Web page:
10 things we learned from ‘Back Together Saturday’

5) The Cowboys could be headed for a running back account. Ezekiel Elliott hasn’t produced according to his contract, and Tony continues to linger in the shadows, waiting for his next occasional chance to produce. Cowboys owner Jerry Jones knows both have value, but he’s also not directing much of the change to Elliott just for the sake of it.

“Zeke has to be our feature, and he is our feature,” Jones said during an interview on NFL Network. “We can present him in different ways. We all recognize what he does in the passing game because of his protective ability. Never underestimate that, especially with Zeke. Zeke takes tolls when he’s there- down like a back blocker. So it’s critical that we make Zeke – because he’s capable of being that – really the center of what we do.”

It’s an interesting storyline because although Elliott carries pass protection value, Pollard has proven to be a weapon in such scenarios as a wide receiver. Pollard also showed flashes of being a running back capable of shredding a defense. It’s nice to have both there, but given Elliott’s high salary, it doesn’t seem sustainable forever.

It would set up a year of proof for Elliott, a fullback who again topped the 1,000 yard mark last season as part of the NFL’s No. 1 offense but still wasn’t Pro Bowl caliber. that the Cowboys thought they were securing in 2019. The opportunity exists again for Pollard, even if the chances are not frequent. The latter should at least feel good knowing he’s on the owner’s radar. It’s definitely on mine.

6) The Cardinals spare no effort with Isaiah Simmons. Simmons’ main attribute since his Clemson days has been his bizarre athleticism, so it was no surprise to see tweets pouring out from rabid Glendale about Simmons’ ability to keep up with fast receiver Andy Isabella. We know Simmons is fast. We know he can move. But what Simmons hasn’t proven to the footballing world is whether he can turn that into an effective defender.

Arizona seems to have recognized this, making Simmons a hybrid role in the camp that is described with a familiar job title: star. He’s not the same star as Jalen Ramsey in Los Angeles, but he’s one that demands versatility. Simmons would fill the linebacker and safety position in nickel packages, able to cover wide receivers while stopping the run in the box. I see it more as a Rams Mark Barron gig than a gig that will have Simmons dropping pass coverage 50 times a game.

More importantly, the Cardinals need to get legitimate production from Simmons in Year Three. They can’t afford to spend consecutive first rounds on two linebackers and fail to get a quality return on either (the other being Zaven Collins, who started just six games l last year). The league is heading into an era in which we will see more nickel and other subsets than traditional base defenses, so the safety/hybrid linebacker will only become more prevalent. Looks like Arizona is hoping Simmons can be that guy for them for a long time, starting with this camp.

7) The Bengals’ road back to the Super Bowl met with a detour. Joe Burrow underwent an appendectomy on Wednesday and has no set schedule for a return to camp. Zac Taylor had no update on Burrow’s status on Saturday, but said the quarterback hasn’t returned to the facility since then.

“You want to leave it alone to some degree,” Taylor said, via Paul Dehner Jr of The Athletic.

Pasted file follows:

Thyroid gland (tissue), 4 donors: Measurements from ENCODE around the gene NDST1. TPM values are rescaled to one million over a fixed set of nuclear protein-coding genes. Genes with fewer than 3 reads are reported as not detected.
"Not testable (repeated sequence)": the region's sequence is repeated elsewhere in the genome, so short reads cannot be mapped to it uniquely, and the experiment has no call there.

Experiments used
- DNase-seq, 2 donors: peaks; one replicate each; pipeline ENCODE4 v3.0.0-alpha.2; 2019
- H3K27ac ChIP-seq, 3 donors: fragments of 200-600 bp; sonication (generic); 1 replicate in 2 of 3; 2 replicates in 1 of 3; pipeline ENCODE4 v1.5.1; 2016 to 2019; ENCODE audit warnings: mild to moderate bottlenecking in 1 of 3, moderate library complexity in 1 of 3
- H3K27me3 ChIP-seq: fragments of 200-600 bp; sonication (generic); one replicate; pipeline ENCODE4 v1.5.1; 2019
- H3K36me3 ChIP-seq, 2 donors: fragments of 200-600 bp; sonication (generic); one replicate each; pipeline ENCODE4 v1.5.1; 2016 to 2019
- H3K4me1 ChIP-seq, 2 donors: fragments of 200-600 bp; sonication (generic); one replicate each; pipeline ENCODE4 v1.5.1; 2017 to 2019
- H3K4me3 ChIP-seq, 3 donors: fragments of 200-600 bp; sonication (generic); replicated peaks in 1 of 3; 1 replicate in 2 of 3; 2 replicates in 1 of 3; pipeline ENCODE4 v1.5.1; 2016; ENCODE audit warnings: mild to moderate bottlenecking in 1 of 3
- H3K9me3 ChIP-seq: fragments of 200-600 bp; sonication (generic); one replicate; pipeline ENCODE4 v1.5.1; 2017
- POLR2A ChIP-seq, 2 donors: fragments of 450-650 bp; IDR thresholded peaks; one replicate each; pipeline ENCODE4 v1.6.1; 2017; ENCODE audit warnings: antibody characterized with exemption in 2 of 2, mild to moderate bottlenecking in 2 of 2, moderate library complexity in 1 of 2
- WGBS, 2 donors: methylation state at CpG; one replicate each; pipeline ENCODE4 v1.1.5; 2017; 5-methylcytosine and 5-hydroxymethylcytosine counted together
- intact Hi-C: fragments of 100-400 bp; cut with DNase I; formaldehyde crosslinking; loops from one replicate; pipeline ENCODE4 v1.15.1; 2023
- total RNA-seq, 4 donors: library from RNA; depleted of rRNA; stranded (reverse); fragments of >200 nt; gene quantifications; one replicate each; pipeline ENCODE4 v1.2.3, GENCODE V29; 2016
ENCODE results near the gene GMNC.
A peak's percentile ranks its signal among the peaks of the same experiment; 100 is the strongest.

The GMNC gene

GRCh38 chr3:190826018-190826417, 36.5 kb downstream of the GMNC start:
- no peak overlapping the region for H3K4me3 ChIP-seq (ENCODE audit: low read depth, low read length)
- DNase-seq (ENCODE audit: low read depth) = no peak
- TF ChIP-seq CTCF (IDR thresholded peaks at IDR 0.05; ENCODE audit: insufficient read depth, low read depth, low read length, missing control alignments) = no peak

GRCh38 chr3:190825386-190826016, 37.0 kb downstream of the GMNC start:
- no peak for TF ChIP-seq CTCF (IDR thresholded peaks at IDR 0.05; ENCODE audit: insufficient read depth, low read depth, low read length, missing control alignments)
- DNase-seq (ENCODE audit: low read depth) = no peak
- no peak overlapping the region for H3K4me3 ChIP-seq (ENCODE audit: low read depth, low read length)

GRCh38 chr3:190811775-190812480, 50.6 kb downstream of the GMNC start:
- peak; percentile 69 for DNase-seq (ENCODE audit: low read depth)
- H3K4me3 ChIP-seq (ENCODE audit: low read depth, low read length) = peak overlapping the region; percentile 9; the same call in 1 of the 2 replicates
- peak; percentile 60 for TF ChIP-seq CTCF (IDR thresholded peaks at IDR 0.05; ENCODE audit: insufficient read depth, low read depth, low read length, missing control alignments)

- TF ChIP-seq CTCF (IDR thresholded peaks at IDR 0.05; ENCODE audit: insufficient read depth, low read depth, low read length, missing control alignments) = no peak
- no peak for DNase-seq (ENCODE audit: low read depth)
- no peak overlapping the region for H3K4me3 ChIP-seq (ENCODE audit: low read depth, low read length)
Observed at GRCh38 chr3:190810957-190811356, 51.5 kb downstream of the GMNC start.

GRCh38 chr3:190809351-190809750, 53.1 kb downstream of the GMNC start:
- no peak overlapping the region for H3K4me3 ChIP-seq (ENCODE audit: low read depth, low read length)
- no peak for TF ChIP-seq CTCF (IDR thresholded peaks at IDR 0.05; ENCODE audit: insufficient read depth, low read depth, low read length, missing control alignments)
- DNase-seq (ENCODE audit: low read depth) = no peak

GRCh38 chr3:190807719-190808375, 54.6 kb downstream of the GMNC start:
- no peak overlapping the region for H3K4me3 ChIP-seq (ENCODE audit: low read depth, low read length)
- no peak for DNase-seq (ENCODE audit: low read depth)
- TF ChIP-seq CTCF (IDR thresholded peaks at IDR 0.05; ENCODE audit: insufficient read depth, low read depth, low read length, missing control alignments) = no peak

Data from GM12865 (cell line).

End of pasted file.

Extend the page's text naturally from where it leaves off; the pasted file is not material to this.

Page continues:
The appendix is ​​essentially a useless organ, so it doesn’t seem like a worrying issue. The biggest hurdle for Burrow might be recovery from surgery more than anything. Still, the timing couldn’t be much worse for a quarterback entering the third year with the goal of getting his team back to the Super Bowl. The Bengals will have to do without him for now.

8) Malik Willis’ adaptation from Liberty to the NFL won’t happen overnight. Willis learned the intensity of the NFL spotlight before he even hit training camp, and people are not ignoring him as he takes on his first NFL practice reps. It seems his coaching staff isn’t either.

Willis appeared to be slow to process and react during Saturday’s camp, especially during non-contact drills (seven-on-seven) in which he held onto the ball longer than usual, by Terry McCormick of TitanInsider.com. Coach Mike Vrabel didn’t hesitate to do so afterward, telling reporters they were working on Willis’ timing as he adjusts to professional play.

Those looking to replace Ryan Tannehill with Willis may have to learn to be patient. It looks like it will be more of a project than quick succession, which should come as no surprise to anyone, given where the Titans selected him (the third round) in April.

9) Philadelphia is no longer waiting for Jalen Reagor to prove he was worth the first-round pick. The Eagles went out and acquired AJ Brown in the offseason to partner 2021 first-rounder DeVonta Smith, and it looks like they’re not looking back to see if Reagor keeps pace.

“Yeah, we have great depth at wide receiver. He’s fighting. He’s fighting for a spot, and he’s working with both right now,” Eagles coach Nick Sirianni said of Reagor on Saturday. . “He’s been hit a lot in the last two days here so he’s done a good job and he’s fighting for a place, he’s fighting for his place back. He’s worked hard in the offseason to come back in great shape. It’s something we all noticed in the conditioning test, how fit Jalen (Hurts) was. Yeah, he’s just fighting for a spot.

Fight for a place. I understood. This battle is going to come up against fierce competition now that Brown has a spot on the roster. Philadelphia remains high on Quez Watkins’ big-play potential, while Zach Pascal has come over from the Colts to add another option for quarterback Jalen Hurts. There just aren’t as many places to go these days; This is no longer your 2020 Eagles receiving corps.

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